TRAGEDY HAS struck the computer industry with the news that Bob’s Full House is not to be released (well, Domark think it’s a tragedy). Apparently Domark negotiated a licence which did not permit the use of Bob Monkhouse’s name or image. The lawyer concerned has been shot. Oh well, I suppose they could always call it Fred’s Full House! (Not unless they pay me! — Fred.)

Watch it, young man! After clipping some fans round the earhole, Brian Clough is making a return to the Spectrum — he obviously needs the money to pay off his £5000 fine! CDS Software are rereleasing Brian Clough’s Football Fortunes (42%, Issue 38), a computer-moderated board game, at the new ‘low’ price of £7.99 cass, £9.99 disk.

Yet more craziness should soon be provided by Crazy Cars II. The sequel to Titus’ first fast driving game (65%, Issue 52) it involves racing across four American states in a bid to smash a stolen car racket run by corrupt policemen. 360° spins, road junctions, and road blocks are all promised. Also imminent from Titus is Titan. Another mad scientist has been let out of the loony bin, and set up an 80 world (!) game which attracts the ‘wildest adventurers’. Unfortunately the game tends to kill people who make mistakes in guiding the powerball with a magical and magnetic bat. Although it sounds ominously like a Break-Out game, there’s apparently some ultra-fast, omni-directional scrolling.

Mike Singleton fans will be pleased to know that he is currently negotiating with Telecomsoft (Firebird/Rainbird/Silverbird) about the release of the third game in the classic Midnight trilogy (Lords Of Midnight, Doomdark’s Revenge), titled Eye Of The Moon. The present discussion mainly concerns which formats the game will eventually appear on — Telecomsoft seem to want 16-bit only. But hopefully a Spectrum version of the long-awaited epic will be released sometime in 1990. Meanwhile, Mike’s Maelstrom Games company is working on Star Lord, a ‘massive galactic strategy game’. All versions (including Spectrum, of course) are due out towards the end of this year.

Another Spectrum veteran is Pete Cooke (author of Tau Ceti and Earthlight). He’s currently tuning up the Spectrum version of a Geoff Crammond 3-D driving game. This should be ready for release by Telecomsoft (them again?!), ‘later in the year’.

Also hard at work for Telecomsoft are Graftgold, currently developing the sequel to Bubble Bobble, titled Rainbow Islands. One or two players can take part, but this time the main characters are humans rather than cuddly dinosaurs (shame!). And instead of spitting bubbles, the humans yawn rainbows by which they can climb up the screens. Featuring ‘colourful vertical scrolling’ the game should be finished by the end of April.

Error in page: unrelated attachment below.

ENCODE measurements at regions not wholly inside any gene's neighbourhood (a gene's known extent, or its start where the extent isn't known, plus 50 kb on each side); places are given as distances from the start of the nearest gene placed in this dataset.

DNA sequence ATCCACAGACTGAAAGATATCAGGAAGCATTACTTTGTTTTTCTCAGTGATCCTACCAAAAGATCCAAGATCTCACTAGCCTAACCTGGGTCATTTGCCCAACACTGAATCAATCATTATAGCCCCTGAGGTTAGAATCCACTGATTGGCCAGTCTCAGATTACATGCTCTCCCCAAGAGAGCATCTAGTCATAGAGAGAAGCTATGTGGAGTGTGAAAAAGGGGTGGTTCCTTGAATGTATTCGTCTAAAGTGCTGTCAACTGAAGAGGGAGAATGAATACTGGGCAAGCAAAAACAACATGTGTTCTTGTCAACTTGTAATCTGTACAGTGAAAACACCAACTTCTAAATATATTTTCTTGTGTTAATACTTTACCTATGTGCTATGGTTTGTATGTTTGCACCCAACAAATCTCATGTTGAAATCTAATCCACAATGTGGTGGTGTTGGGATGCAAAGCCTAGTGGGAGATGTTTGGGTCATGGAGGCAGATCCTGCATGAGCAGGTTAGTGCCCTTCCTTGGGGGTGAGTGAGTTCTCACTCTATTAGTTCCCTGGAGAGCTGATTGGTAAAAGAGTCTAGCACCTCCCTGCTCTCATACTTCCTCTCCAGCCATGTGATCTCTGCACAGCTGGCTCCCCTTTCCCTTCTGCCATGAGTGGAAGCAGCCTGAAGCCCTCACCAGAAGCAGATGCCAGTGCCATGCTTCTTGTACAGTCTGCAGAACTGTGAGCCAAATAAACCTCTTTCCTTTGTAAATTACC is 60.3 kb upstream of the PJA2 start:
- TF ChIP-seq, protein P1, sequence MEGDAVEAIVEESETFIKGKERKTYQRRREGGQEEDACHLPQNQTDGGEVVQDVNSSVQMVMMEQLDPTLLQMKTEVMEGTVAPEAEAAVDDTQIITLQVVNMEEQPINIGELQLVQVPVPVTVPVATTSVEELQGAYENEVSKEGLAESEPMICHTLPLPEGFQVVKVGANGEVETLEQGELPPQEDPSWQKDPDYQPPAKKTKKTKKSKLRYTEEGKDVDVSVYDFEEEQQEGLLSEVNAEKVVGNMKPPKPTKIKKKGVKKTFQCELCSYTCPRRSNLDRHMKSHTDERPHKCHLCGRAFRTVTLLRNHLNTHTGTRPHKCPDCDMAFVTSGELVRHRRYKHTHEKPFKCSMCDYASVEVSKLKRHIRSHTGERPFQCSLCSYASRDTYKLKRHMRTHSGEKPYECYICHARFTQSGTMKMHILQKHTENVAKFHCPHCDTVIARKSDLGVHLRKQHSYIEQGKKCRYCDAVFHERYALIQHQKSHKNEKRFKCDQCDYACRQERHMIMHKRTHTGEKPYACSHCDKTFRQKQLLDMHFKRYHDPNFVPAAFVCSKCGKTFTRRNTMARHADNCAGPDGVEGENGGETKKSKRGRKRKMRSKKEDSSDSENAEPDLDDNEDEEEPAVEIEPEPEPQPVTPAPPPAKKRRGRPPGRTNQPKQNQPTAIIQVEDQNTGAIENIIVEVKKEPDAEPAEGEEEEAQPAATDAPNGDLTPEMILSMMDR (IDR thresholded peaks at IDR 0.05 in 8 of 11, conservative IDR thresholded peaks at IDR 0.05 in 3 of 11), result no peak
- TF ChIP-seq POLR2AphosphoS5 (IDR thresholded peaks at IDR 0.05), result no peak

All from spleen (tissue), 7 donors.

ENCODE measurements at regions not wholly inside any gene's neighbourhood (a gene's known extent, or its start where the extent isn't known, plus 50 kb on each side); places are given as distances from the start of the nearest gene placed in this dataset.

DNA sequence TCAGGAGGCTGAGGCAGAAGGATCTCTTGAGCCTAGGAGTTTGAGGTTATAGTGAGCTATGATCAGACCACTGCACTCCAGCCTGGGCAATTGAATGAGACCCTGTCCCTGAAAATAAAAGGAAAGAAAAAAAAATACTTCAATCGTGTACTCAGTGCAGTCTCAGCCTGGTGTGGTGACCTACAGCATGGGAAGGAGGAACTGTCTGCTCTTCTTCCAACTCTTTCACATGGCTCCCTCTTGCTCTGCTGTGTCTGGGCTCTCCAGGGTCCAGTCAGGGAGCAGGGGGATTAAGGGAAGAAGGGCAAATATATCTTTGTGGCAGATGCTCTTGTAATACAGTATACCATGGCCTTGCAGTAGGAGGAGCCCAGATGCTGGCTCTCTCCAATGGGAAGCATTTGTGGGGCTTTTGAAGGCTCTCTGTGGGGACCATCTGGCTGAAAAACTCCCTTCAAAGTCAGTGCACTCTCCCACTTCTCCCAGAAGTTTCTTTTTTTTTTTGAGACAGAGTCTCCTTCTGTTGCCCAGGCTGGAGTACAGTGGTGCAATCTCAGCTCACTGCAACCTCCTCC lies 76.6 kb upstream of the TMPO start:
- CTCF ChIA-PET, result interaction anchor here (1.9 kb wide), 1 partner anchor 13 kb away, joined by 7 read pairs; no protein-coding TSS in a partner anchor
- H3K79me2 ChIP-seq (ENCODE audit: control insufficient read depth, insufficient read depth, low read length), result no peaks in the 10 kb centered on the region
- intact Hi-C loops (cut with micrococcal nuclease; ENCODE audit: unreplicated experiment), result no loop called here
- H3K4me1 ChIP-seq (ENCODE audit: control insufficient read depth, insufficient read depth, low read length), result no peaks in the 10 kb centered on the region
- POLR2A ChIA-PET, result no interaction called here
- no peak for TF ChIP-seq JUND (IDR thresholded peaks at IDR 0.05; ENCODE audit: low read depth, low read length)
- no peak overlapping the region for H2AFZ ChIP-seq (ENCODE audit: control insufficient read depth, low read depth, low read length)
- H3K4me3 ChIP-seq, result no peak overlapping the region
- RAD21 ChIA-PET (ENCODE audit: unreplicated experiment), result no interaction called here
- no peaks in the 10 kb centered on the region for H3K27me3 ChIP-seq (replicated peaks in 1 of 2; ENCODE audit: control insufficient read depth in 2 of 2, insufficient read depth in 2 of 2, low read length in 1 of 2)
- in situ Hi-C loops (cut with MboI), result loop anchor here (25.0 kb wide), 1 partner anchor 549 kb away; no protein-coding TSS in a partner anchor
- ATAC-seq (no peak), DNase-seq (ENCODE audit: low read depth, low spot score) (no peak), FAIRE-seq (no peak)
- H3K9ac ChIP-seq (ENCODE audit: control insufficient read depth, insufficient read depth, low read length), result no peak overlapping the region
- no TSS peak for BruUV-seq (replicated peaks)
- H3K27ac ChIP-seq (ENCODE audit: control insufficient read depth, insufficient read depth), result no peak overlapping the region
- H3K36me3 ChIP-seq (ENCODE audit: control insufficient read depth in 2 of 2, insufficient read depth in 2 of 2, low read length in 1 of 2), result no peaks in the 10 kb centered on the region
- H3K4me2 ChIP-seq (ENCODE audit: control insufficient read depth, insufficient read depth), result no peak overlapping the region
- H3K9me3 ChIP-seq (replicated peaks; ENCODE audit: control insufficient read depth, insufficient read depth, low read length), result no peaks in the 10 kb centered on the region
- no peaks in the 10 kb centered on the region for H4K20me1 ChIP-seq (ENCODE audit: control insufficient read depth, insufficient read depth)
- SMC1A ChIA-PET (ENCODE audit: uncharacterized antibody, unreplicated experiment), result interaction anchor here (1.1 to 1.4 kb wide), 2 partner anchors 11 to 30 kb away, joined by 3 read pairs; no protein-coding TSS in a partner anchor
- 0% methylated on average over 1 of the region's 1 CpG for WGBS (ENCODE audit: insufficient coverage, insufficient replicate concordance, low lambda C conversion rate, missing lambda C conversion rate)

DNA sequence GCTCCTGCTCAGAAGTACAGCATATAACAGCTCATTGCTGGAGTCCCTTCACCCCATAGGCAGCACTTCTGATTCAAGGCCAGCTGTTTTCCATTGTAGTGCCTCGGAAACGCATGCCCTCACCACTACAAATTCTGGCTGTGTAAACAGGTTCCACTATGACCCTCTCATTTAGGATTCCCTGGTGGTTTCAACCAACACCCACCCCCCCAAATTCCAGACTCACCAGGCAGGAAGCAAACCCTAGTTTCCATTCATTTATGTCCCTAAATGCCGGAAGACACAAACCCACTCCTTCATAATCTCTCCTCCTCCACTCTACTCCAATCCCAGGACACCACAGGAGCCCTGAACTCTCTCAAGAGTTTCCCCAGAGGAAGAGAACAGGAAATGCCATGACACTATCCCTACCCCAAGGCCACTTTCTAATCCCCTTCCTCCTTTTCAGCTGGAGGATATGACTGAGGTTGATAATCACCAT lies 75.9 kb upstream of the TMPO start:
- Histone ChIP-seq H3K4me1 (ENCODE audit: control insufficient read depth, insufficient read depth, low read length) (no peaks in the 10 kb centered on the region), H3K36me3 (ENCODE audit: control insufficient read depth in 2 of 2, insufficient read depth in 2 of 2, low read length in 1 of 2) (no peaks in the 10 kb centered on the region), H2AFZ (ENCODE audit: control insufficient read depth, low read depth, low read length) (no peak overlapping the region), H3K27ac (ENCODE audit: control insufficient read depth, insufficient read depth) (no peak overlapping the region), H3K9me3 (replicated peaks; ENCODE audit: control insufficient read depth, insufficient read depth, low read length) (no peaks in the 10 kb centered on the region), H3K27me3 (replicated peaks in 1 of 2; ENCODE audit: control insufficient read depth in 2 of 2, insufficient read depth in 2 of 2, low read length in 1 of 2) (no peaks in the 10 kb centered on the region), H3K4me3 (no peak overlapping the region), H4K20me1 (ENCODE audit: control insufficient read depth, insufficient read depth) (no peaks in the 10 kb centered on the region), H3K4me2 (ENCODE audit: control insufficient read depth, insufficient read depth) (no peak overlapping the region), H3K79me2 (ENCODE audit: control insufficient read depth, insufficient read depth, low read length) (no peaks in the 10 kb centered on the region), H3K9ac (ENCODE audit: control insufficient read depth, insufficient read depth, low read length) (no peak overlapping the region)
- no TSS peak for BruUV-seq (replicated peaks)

Probe Software have been keeping extremely busy lately, working on no less than five Spectrum games. Two of these are for US Gold: Out Run Europa, the turbocharged sequel to the classic driving game, and the mysterious Heavy Metal! Probe are also busy doing a conversion of the Mr Heli Irem coin-op for Firebird, and Trick Ramp Crazy, for Silverbird. The fifth game currently being developed is currently titled Crazy Jet Racer, apparently pretty darn hot it’s just been placed with a software house — preview nex’ munf!

Wire-frame specialists, Vektor Grafix (of Star Wars and The Empire Strikes Back fame) are currently putting the finishing touches to an Activision game, provisionally titled Bomber. Sub-company Sprytes are also doing several Spectrum conversions, but they’re not yet telling us which ones!

Finally, good news for 48K owners: the ‘impossible’ has been done — Ocean’s brilliant arcade adventure 128K-only Where Time Stood Still has been crammed into 48K!


LONG-AWAITED Amstrad hardware, such as an add-on disk drive for the 48K/128K/+2 Spectrums, are finally ready for release. An official press launch should have happened by the time you read this, but already some details have leaked from Amstrad’s Brentwood HQ. Add-ons are said to include a £199 word processor package (consisting of a rebadged PCW 8256 printer, interface, mouse and word processor/spreadsheet software), an £89 slimline add-on disk drive (standard 3-inch, 180K per side) and a £29 +3 ‘HQ’ system — a datasette with a special interface curing the +3’s legendary sound tuning problems.

These new products are said to be a clear rebuff to industry cynics who said Amstrad had abandoned the games machine market for business computers and satellite TV. Independent Spectrum add-on makers are clearly worried about Amstrad’s renewed interest in the Spectrum, but MGT’s Alan Miles says customers are likely to be dubious about the quality of the Amstrad hardware.